His resignation as an MP earlier this month, coming in the wake of a lobbying scandal, means a by-election has been triggered.
The vote will be held on December 16 and more than a dozen candidates are in the running.
Here is everything you need to know about the upcoming contest.
What exactly is the North Shropshire constituency?
The current territory stretches from Oswestry in the west, bordering Wales, to Market Drayton in the east, near Staffordshire and Cheshire. Other settlements include Whitchurch, Ellesmere, Wem, Ruyton-XI-Towns, Harmer Hill and Shawbury. Largely rural but with a number of proud historic towns, important local issues include jobs, farming and the state of the roads.
The constituency has existed in two forms - it was first created in 1832 and covered roughly the northern half of Shropshire. It was represented by two members, formally called Knights of the Shire, until 1885 when the constituency was abolished. At that point Shropshire was split into four single-member constituencies: Ludlow, Newport, Oswestry and Wellington.
In 1983 the North Shropshire constituency was revived in a smaller form with a single member. Since then just two people have represented North Shropshire in Parliament, both of them Conservatives: John Biffen, from 1983 to 1997, and Owen Paterson, from 1997 to 2021.
Why is the by-election being held?
Owen Paterson, who had been the MP for North Shropshire since 1997, held the seat comfortably in the 2019 general election with an increased vote share of 62.7 per cent, or 35,444 votes.
Earlier this year, an explosive independent investigation found 65-year-old Mr Paterson broke Parliamentary rules by repeatedly lobbying ministers and officials for two companies paying him more than £100,000 per year.
The senior Tory announced his resignation earlier this month after the Prime Minister was forced into a retreat over plans to prevent his immediate suspension by launching a review of the entire disciplinary system. Boris Johnson had supported an attempt by Mr Paterson's allies to review the sanction until opposition parties refused to take part in a "corrupt" Tory-led committee tasked with the review.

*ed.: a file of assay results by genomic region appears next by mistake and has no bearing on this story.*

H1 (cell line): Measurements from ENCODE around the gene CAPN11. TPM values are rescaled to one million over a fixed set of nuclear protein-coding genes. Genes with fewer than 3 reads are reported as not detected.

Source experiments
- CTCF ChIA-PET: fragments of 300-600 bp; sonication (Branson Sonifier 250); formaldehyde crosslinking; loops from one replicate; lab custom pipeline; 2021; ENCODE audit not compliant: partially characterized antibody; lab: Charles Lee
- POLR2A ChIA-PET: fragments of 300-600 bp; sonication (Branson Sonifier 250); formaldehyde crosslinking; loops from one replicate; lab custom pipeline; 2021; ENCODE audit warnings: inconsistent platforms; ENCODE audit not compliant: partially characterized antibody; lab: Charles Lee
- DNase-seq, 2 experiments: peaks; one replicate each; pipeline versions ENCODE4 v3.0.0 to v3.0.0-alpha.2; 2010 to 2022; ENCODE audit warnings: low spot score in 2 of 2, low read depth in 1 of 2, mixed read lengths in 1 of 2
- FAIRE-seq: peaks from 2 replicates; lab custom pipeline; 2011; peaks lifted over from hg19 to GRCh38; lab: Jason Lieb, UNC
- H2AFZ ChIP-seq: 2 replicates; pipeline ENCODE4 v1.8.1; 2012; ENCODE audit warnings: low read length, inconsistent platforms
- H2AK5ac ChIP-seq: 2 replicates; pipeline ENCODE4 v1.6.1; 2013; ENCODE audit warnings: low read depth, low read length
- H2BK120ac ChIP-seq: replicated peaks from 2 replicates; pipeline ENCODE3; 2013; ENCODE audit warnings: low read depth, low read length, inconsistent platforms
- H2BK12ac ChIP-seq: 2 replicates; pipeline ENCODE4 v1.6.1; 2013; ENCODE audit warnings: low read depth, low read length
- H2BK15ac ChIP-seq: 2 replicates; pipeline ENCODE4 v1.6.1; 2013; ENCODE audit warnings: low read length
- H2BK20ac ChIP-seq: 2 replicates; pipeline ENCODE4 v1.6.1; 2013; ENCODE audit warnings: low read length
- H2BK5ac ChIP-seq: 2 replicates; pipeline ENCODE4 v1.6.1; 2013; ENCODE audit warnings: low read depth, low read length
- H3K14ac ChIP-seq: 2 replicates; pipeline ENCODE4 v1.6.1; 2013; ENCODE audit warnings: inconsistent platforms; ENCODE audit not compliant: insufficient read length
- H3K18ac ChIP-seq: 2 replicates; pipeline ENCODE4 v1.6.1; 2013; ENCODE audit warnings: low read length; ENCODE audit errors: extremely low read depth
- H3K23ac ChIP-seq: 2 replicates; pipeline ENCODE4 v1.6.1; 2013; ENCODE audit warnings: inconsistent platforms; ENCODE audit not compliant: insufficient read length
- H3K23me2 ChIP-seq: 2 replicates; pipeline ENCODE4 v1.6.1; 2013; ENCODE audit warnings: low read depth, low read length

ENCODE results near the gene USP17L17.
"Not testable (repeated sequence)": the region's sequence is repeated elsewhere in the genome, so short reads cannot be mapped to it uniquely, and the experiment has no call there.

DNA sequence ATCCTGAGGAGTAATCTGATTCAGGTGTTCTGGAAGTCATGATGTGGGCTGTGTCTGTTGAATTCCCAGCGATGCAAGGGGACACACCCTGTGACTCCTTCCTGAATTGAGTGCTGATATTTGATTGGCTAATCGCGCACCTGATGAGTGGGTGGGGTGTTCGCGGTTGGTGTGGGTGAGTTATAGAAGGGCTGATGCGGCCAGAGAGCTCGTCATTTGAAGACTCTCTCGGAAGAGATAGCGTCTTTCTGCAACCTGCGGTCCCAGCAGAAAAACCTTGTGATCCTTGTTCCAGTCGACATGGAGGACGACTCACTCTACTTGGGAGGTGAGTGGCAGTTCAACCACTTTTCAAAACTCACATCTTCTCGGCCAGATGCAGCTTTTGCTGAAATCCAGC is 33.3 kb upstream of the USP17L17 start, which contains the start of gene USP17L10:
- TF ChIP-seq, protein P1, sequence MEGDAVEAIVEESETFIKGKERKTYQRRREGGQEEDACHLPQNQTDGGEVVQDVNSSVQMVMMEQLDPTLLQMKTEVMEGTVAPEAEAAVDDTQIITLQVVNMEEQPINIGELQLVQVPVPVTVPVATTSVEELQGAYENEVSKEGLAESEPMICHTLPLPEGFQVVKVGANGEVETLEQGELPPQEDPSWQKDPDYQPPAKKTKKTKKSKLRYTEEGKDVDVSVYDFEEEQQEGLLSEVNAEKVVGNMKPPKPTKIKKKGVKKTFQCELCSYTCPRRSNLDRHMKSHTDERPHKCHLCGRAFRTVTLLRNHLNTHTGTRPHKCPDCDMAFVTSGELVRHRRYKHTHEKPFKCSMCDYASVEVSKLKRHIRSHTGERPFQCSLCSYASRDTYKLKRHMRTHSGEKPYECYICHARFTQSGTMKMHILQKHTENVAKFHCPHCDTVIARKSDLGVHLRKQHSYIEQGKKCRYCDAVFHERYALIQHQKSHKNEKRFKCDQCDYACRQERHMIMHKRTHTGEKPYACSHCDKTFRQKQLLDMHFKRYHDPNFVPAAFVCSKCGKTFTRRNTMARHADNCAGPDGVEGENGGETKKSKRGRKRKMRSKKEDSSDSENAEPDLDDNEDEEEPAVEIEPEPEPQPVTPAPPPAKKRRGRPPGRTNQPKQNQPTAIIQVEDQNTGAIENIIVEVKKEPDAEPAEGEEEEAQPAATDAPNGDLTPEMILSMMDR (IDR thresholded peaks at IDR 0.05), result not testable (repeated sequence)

Rather than face a fresh vote on a possible six-week ban, Mr Paterson said he would resign as an MP. In a statement he said his children had asked him to leave politics for the sake of the family after a "nightmare" two years which included the suicide of his wife Rose.
He maintains his innocence and says that he acted "at all times" in the interests of public health and safety. Nevertheless, his resignation means that North Shropshire needs to choose a new MP for the first time in almost a quarter of a century.
How do I vote?
The ballot itself will be held on Thursday, December 16 (it is tradition for elections in the UK to be held on Thursdays). The polls will open at 7am and close at 10pm.
Poll cards are already going out across the constituency but there is still time to register - anyone wishing to vote has until midnight on Tuesday, November 30. To register, visit gov.uk/register-to-vote and follow the five-minute process.
The deadline for postal vote applications is 5pm on Wednesday, December 1.
Anyone wishing to apply for a postal vote must fill out The Electoral Commission's application form and return it to: Electoral Services, Shirehall, Abbey Foregate, Shrewsbury, Shropshire, SY2 6ND.
Shropshire Council recommends using 'priority post boxes' to ensure their application arrives on time.
Anyone who is unable to sign their form due to a disability can receive a waiver from the Elections Team, as long as someone applies for a waiver on their behalf. Appropriate forms are available from Shropshire Council.
If the postal ballot papers do not arrive, those registered can apply for a new one between five working days before polling day and 5pm on by-election day.
To find out where there are polling stations near you, visit wheredoivote.co.uk.